“I don’t quite fit. It’s like Tetris, and I’m the wrong piece,” said Héloïse Letissier, known by her stage name Christine and the Queens, in her sold-out show at the 9:30 Club on Tuesday.
But that is okay by Christine and the Queens. And in fact, the musician has a mantra, tattooed on her arm: “We accept you.”
Christine and the Queens launched into her song “Tilted,” which assures us she is “good” although she is a bit different. It also reminds us that she is French, hailing originally from Nantes, as she breaks out into a pleasant French-language rap in the last part of the song.
As such, the song is a perfect representation of the music of Christine and the Queens — call it Europop meets hip hop.
In her visit to the 9:30 Club, Christine and the Queens sang songs from her self-titled international debut album, released in the United States in 2015 via Neon Gold Records. Many of the songs from the record were inspired by a self-awakening Héloïse experienced in recent years, and her subsequent refusal to be “any one thing” or fit in a box. The nom de guerre of Christine and the Queens refers in part to the drag queens who helped her find her way in London.
But just as Christine and the Queens herself refused to be put in a box, so does the performance. Héloïse is also a dancer, and she is very interested in choreographed numbers and simple and effective artistic embellishments. So much of the concert is shared with four male dancers who provide flourishes to Héloïse’s lyrical accompaniment. At other times, she makes use of film or shadow to deliver a concept of an “inner self” or “other self” perhaps? Either way, Christine and the Queens uses the techniques to emphasize visually the metaphor that we are more than one thing or more than we may seem.
Later, Christine and the Queens switches into her well-regarded single “Saint Claude,” which she first released a few years ago. But her voice still carries the pain of how she did not stand up for a young man in Paris one day when he was mocked by passerby. Apparently, he didn’t fit in in some way, and Héloïse went home from the scenario, internalizing the hurtful experience of the young man’s rejection.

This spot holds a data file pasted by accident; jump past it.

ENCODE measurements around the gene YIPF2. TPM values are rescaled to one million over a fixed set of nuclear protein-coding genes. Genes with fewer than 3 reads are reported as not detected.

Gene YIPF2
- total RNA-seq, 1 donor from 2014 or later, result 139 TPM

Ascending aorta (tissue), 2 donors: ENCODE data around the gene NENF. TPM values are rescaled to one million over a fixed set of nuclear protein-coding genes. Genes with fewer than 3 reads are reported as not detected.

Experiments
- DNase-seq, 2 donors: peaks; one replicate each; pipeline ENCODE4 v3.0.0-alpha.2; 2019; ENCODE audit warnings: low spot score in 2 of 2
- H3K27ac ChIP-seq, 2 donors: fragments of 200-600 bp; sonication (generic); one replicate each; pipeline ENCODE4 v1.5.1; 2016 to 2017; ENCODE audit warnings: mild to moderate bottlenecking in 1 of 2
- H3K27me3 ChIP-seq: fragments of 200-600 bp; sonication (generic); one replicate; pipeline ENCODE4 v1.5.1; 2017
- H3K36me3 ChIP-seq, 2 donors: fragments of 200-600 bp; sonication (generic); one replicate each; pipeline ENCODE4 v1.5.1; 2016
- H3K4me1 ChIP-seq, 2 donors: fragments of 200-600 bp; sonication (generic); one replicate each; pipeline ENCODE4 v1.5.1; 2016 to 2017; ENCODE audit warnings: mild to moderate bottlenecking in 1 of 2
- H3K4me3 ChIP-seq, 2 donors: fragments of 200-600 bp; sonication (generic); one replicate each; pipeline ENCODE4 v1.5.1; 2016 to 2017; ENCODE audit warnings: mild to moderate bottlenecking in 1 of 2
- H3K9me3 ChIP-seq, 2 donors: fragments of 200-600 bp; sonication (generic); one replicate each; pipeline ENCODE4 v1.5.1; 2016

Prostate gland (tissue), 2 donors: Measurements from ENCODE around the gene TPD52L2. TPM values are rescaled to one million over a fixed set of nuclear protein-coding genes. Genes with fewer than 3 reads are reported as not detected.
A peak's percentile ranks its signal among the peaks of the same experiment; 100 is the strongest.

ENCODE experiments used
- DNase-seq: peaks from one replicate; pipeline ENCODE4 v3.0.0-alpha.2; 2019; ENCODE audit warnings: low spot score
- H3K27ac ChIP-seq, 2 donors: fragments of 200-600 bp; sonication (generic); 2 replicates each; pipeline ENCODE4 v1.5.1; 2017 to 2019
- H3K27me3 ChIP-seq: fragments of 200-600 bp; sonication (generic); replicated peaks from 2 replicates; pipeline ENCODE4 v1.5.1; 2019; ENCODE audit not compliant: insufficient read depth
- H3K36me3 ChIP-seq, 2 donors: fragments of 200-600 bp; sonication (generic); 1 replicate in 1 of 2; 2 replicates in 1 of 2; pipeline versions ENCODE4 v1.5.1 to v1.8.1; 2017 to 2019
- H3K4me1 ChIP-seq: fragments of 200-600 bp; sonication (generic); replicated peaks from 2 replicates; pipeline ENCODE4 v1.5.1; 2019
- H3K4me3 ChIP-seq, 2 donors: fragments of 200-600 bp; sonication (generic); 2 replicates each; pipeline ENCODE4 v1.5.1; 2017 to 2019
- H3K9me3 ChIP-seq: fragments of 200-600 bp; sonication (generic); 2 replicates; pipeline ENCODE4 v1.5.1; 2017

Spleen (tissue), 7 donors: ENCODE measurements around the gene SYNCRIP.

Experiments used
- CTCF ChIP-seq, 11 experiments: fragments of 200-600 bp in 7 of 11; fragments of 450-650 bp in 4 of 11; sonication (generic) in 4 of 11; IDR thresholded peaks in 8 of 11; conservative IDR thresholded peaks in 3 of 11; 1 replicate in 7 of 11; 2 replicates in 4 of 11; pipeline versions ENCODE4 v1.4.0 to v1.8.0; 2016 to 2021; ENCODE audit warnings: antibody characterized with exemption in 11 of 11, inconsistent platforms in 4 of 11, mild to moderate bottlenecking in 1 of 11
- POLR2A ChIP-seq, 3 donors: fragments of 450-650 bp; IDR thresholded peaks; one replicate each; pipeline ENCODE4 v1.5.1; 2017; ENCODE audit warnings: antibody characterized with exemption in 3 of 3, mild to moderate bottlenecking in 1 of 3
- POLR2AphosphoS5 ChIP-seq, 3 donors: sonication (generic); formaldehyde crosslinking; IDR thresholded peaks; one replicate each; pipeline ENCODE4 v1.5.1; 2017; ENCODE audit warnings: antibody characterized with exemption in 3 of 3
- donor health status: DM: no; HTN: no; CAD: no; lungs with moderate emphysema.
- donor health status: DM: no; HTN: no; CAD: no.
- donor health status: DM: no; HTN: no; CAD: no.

She decided he was beautiful, and she felt ashamed she did not stand up for him or befriend him. In her mind, she dubbed him Claude, and recorded “Saint Claude” in his honor.
Not everything from Christine and the Queens comes with a message, however. Sometimes, we just have fun. Such is the case when a surprisingly familiar beat rings out, and Christine and the Queens along with dancers break out into a routine to the very familiar sound of “Pump Up the Jam” by Technotronic from 1989!
Yes, the band actually covers the song! (Christine and the Queens backing band includes two synthesizers and a guitar as well as Héloïse and dancers). Watch some impressive dancing to “Pump Up the Jam” in a short video promoting a live concert DVD release:
Le 6.11 sort la réédition, avec un DVD live. Je suis fière de ce spectacle : j’y ai mis tous ce(ux) que j’aime.https://t.co/N1AI8Pdto1
— Christine&theQueens (@QueensChristine) November 3, 2015
“Pump Up the Jam” gives way to Christine and the Queens’ own “Intranquillité” from French debut album Chaleur Humaine — some of which served as the basis for the Christine and the Queens album once translated into English. It’s a dance track of course and it consists of pounding waves of synth that form the backbone of the Europop from which Christine and the Queens freshly arrives.
All in all, the show was a feel-good experience that seemed to please everyone in the crowd. It’s an experience you should share when it makes itself available to you! Christine and the Queens wraps up her first US headlining tour tonight Friday, June 3, as part of the Governors Ball in New York. But I suspect we will see her dancing her way back into our hearts very soon.
Here are some more pictures of Christine and the Queens performing at the 9:30 Club on May 31.